Less than twenty-four hours after The Nation disclosed that former Secretary of State James Baker and The Carlyle Group were involved in a secret deal to profit from Iraq's debt to Kuwait, NBC was reporting that the deal was “dead.” At The Nation, we started to get calls congratulating us on costing the Carlyle Group $1 billion, the sum the company would have received in an investment from the government of Kuwait in exchange for helping to extract $27 billion of unpaid debts from Iraq.
Next week, something will happen that will unmask the upside-down morality of the invasion and occupation of Iraq. On October 21, Iraq will pay $200-million in war reparations to some of the richest countries and corporations in the world.
If that seems backwards, it’s because it is. Iraqis have never been awarded reparations for any of the crimes they have suffered under Saddam, or the brutal sanctions regime that claimed the lives of at least half a million people, or the U.S.-led invasion, which United Nations Secretary-General Kofi Anan recently called “illegal.” Instead, Iraqis are still being forced to pay reparations for crimes committed by their former dictator.
When President Bush appointed former Secretary of State James Baker III as his envoy on Iraq's debt on December 5, 2003, he called Baker's job "a noble mission." At the time, there was widespread concern about whether Baker's extensive business dealings in the Middle East would compromise that mission, which is to meet with heads of state and persuade them to forgive the debts owed to them by Iraq. Of particular concern was his relationship with merchant bank and defense contractor the Carlyle Group, where Baker is senior counselor and an equity partner with an estimated $180 million stake.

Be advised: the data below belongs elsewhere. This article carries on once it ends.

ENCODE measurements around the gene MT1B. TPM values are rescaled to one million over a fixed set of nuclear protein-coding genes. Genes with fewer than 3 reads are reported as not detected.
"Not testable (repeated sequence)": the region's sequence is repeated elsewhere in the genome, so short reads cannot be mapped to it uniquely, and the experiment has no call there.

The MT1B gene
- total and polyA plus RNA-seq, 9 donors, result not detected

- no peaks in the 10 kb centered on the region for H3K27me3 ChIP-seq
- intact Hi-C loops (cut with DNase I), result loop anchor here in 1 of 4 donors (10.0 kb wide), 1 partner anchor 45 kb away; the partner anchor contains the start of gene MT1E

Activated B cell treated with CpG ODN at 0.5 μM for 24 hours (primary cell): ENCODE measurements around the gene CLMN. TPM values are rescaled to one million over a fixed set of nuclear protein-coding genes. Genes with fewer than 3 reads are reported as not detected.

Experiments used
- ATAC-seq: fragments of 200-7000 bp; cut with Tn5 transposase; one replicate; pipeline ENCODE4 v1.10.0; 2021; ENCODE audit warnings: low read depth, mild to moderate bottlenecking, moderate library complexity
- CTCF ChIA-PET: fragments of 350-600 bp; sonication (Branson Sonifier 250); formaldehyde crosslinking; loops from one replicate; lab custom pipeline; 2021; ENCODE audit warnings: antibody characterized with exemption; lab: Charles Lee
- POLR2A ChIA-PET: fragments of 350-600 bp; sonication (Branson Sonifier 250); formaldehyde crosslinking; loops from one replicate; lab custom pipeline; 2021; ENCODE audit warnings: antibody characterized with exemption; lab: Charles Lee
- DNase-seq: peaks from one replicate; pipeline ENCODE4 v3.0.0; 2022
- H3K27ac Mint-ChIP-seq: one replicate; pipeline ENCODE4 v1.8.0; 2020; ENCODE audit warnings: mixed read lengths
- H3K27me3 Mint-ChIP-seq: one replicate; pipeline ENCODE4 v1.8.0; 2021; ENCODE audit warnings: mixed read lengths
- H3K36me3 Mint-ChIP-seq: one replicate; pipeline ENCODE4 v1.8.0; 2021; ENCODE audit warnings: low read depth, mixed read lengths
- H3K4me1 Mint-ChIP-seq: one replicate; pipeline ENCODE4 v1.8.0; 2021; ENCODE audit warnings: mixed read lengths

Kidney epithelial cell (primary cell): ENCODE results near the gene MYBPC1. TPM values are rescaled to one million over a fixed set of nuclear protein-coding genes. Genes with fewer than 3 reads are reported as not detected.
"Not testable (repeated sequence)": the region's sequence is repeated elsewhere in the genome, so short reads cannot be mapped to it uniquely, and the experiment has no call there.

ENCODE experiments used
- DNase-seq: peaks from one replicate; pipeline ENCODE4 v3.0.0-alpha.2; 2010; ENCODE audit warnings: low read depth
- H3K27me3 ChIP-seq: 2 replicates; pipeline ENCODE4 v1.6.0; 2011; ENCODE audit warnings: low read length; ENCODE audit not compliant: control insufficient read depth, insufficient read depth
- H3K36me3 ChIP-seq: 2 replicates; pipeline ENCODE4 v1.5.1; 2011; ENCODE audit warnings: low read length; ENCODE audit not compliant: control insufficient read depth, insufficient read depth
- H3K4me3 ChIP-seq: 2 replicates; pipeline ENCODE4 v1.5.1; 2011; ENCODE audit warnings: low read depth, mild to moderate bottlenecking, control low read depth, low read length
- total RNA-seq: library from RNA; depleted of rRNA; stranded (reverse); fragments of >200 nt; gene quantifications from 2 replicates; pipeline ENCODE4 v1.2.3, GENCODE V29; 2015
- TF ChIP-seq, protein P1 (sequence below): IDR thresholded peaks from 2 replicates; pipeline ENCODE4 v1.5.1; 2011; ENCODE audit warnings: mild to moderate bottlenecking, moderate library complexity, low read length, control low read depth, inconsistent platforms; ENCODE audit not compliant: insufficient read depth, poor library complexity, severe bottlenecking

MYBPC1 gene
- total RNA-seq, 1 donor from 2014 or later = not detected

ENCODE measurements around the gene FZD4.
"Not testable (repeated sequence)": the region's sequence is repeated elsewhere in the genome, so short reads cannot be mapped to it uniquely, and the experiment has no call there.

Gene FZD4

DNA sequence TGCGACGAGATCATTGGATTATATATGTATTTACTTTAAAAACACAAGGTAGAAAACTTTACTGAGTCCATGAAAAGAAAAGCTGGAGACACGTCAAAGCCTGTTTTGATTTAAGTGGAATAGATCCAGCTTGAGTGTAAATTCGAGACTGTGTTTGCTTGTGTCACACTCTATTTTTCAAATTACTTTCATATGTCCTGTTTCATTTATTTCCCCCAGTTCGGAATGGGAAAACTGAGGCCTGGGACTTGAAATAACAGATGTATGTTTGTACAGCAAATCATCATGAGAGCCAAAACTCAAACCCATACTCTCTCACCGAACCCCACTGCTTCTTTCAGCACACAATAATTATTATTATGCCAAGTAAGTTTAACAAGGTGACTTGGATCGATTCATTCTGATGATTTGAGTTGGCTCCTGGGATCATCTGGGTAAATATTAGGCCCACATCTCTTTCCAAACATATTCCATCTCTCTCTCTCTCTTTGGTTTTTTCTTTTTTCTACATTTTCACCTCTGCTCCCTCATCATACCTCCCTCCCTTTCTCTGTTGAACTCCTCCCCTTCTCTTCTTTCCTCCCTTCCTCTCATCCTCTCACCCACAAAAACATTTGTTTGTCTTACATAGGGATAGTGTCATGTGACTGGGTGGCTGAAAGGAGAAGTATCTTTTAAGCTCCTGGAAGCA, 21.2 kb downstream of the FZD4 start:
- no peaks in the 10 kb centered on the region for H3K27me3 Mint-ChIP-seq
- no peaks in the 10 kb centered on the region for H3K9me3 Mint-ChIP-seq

Until now, there has been no concrete evidence that Baker's loyalties are split, or that his power as Special Presidential Envoy—an unpaid position—has been used to benefit any of his corporate clients or employers. But according to documents obtained by The Nation, that is precisely what has happened. Carlyle has sought to secure an extraordinary $1 billion investment from the Kuwaiti government, with Baker's influence as debt envoy being used as a crucial lever.
My first run-in with Muqtada al-Sadr’s Mahdi Army came on March 31 in Baghdad. The US occupation chief Paul Bremer had just sent armed men to shut down the young cleric’s newspaper, Al Hawza, on the grounds that its articles comparing Bremer to Saddam Hussein incited violence against Americans. Sadr responded by calling for his supporters to protest outside the gates of the Green Zone, demanding al-Hawza’s reopening.
When I heard about the demo, I wanted to go, but there was a problem: I had been visiting state factories all day and I wasn’t dressed appropriately for a crowd of devout Shiites. Then again, I reasoned, this was a demonstration in defense of journalistic freedom—could they really object to a journalist in loose pants? I put on a headscarf and headed over.
When Simona Torretta returned to Baghdad in March 2003, in the midst of the "shock and awe" aerial bombardment, her Iraqi friends greeted her by telling her she was nuts. "They were just so surprised to see me. They said, 'Why are you coming here? Go back to Italy. Are you crazy?'"
But Torretta didn't go back. She stayed throughout the invasion, continuing the humanitarian work she began in 1996, when she first visited Iraq with her anti-sanctions NGO, A Bridge to Baghdad. When Baghdad fell, Torretta again opted to stay, this time to bring medicine and water to Iraqis suffering under occupation. Even after resistance fighters began targeting foreigners, and most foreign journalists and aid workers fled, Torretta again returned. "I cannot stay in Italy," the 29-year-old told a documentary film-maker.